• Price When Reviewed: 175 . 69

  • Pros: Fast, intuitive workflow for previewing, sorting, and processing digital photographs; now with 64-bit processing; improved keywording; remote volume access and localized retouching; available for Windows.

  • Cons: Handover to Photoshop Camera Raw is inconsistent; brushes are circular only; Apple’s Aperture is less expensive.

  • Expert Rating: We rate this 8 out of 10We rate this 8 out of 10We rate this 8 out of 10We rate this 8 out of 10We rate this 8 out of 10 We rate this 8 out of 10

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The Spot-Removal tool offers cloning or healing from adjacent areas and is mainly for removing dust marks, which plague digital cameras and scanners alike. There’s a separate Red-Eye Corrector tool.

Another newcomer is a graduated filter, which allows you to apply smoothly blended colour or tonal adjustments across the whole height or width of the image (or any angle in between), with adjustments for centre and end points.
A Radial Vignette tool creates softly blended black or white circular or oval borders (taking any crop into account), and a related oval Lens Correction tool compensates for light fall-off at the edge of some lenses.

If you have Photoshop CS3, Lightroom 2 can now export directly to some of its cleverer features. Multiple overlapping files can be exported to the panorama stitcher, while HDR (High Dynamic Range) pictures can be blended from multiple exposures of the same view. Alternatively, you can open two or more images into a single Photoshop file with each image in a separate layer.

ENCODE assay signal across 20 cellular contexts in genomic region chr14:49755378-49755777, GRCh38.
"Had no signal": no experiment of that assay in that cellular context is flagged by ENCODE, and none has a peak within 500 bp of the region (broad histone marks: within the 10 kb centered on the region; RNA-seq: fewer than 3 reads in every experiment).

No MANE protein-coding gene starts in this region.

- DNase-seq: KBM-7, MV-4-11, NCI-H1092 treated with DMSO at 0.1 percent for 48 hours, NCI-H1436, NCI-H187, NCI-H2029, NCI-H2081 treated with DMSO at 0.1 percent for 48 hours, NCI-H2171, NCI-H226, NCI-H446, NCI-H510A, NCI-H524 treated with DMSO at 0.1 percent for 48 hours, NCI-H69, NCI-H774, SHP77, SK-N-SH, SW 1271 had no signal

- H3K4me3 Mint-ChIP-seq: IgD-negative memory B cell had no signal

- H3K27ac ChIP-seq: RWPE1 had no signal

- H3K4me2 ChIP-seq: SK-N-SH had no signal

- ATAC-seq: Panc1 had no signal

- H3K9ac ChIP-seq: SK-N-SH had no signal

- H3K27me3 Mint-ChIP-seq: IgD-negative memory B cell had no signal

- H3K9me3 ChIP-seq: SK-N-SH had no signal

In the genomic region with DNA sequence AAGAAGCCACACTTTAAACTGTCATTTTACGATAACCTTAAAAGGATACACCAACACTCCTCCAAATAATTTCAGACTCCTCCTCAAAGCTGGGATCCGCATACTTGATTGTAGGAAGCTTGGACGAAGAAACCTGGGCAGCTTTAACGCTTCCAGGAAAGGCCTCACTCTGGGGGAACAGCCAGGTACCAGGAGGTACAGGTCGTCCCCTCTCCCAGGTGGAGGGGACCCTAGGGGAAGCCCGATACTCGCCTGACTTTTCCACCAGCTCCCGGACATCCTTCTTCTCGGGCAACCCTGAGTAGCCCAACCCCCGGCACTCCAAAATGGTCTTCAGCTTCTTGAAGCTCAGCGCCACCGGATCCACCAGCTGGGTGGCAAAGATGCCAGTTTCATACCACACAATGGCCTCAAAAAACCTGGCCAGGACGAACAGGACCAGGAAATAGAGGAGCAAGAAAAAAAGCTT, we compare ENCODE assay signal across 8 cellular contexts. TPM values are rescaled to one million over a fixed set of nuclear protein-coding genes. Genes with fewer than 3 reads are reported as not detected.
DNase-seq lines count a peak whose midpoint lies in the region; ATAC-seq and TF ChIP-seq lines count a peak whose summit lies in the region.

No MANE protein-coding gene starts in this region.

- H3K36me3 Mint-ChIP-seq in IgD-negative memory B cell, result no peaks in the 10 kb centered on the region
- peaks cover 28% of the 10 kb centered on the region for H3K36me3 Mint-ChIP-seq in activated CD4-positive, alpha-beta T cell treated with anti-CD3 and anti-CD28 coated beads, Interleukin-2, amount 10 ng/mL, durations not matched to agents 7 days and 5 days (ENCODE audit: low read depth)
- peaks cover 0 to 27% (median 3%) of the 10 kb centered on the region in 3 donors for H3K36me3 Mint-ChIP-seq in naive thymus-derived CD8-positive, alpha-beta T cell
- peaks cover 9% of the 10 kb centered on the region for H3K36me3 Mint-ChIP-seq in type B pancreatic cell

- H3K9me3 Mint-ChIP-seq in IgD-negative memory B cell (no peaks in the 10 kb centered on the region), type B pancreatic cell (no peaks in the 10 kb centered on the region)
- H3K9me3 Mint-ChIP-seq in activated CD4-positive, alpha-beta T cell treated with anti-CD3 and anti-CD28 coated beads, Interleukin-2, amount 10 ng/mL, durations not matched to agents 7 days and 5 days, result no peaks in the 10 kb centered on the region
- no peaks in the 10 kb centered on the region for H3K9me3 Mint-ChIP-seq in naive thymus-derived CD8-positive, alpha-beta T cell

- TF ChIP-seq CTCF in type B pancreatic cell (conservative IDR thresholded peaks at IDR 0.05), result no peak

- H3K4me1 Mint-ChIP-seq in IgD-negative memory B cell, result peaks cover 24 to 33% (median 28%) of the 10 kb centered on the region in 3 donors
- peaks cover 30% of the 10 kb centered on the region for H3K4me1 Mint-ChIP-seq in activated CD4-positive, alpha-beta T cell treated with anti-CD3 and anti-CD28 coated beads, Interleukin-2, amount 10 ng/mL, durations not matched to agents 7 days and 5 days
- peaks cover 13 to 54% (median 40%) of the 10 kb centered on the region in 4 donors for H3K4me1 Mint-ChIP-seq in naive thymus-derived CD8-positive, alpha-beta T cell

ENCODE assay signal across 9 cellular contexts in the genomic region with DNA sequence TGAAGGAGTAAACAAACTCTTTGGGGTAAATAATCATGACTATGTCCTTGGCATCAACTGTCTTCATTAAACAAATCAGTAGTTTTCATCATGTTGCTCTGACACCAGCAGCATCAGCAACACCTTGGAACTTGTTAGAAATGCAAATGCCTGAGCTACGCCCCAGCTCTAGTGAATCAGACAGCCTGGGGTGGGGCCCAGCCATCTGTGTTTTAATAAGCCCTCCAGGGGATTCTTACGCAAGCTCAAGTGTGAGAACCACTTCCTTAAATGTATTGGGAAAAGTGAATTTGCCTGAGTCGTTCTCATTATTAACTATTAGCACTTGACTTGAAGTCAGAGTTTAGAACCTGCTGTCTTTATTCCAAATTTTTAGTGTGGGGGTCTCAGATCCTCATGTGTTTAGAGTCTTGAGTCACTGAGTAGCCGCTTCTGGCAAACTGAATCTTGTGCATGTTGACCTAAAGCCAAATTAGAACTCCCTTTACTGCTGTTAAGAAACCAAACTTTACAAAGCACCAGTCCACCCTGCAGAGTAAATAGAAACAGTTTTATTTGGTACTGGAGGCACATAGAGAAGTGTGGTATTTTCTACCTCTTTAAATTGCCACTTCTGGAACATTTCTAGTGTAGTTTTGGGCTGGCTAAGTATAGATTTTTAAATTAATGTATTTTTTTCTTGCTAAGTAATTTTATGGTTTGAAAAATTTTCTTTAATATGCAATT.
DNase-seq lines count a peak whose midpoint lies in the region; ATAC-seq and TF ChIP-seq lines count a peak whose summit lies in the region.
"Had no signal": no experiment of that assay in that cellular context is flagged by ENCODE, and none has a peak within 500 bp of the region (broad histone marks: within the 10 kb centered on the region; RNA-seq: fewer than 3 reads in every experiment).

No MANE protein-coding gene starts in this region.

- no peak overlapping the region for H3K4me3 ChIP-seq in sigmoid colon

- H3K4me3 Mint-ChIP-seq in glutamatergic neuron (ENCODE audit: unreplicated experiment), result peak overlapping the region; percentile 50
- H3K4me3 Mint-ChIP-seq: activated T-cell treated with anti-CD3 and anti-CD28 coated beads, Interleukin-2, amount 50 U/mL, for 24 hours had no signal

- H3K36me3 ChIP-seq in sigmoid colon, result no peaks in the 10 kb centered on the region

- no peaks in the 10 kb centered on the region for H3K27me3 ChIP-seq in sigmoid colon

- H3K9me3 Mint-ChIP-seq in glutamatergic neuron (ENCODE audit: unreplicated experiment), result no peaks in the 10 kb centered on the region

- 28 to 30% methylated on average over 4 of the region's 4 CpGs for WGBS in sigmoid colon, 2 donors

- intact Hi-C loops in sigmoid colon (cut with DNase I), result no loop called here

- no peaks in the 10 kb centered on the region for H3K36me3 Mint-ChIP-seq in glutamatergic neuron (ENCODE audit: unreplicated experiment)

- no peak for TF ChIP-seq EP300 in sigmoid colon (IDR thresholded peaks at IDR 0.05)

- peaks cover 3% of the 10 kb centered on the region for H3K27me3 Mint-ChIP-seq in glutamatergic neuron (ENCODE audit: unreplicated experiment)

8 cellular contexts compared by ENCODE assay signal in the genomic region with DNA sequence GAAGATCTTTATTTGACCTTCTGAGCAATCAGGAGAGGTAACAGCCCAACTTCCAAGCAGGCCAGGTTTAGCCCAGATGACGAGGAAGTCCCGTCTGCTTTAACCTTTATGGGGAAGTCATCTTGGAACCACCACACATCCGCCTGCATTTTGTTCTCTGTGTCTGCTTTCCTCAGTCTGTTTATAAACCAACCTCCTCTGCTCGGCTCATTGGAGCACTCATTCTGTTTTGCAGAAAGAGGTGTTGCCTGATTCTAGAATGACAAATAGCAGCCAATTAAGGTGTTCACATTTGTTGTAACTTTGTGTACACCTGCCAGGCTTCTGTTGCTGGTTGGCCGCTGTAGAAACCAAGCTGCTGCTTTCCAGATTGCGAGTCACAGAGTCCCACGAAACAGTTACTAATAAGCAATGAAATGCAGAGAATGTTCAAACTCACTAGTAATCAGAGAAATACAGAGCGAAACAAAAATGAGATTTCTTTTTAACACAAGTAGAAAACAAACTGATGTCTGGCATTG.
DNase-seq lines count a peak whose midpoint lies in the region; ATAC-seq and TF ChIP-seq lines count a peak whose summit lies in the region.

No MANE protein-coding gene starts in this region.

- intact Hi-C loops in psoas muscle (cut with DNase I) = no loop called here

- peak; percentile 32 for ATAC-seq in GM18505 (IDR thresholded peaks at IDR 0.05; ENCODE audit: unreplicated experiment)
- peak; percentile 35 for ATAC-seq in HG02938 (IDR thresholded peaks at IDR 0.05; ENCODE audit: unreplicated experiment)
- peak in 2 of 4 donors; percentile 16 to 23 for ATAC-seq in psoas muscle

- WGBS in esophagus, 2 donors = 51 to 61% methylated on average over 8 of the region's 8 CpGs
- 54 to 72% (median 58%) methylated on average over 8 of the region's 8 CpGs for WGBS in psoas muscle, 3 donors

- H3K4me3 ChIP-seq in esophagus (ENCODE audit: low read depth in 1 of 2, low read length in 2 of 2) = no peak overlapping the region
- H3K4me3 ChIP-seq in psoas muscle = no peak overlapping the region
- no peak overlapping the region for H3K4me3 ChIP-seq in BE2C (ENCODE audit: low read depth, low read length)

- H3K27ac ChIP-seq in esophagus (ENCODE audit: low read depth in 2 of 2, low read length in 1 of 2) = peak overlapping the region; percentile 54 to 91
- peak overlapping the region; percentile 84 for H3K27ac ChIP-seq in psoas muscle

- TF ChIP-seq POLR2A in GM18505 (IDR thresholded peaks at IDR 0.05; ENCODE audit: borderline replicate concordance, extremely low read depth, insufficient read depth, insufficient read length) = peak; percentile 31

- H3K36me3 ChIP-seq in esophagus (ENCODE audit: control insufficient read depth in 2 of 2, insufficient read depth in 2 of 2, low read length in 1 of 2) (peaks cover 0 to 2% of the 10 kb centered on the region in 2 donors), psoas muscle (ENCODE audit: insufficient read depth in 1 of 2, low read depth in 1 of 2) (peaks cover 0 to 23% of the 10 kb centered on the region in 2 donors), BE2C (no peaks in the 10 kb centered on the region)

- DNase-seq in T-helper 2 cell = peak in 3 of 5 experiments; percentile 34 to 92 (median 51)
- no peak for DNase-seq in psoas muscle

Direct export won’t let you reduce the pixel count, so panoramas in particular can end up as enormous composite files. The separate Lightroom Export menu does allow resizing, though the menu isn’t very intuitive. You can also open files from Lightroom 2 into Photoshop as Smart Objects, with the Raw data accessible for further adjustment.

Lightroom 2 has some good improvements, and is certainly worth the upgrade price if you have v.1.5. The extra performance with 64-bit processors is welcome, and the non-destructive brushes will save having to switch to Photoshop for small retouching tasks.

At £129 plus VAT, Aperture 2.1 is good and less expensive for Mac users, but Lightroom 2 is better integrated with Photoshop, which many users rely on.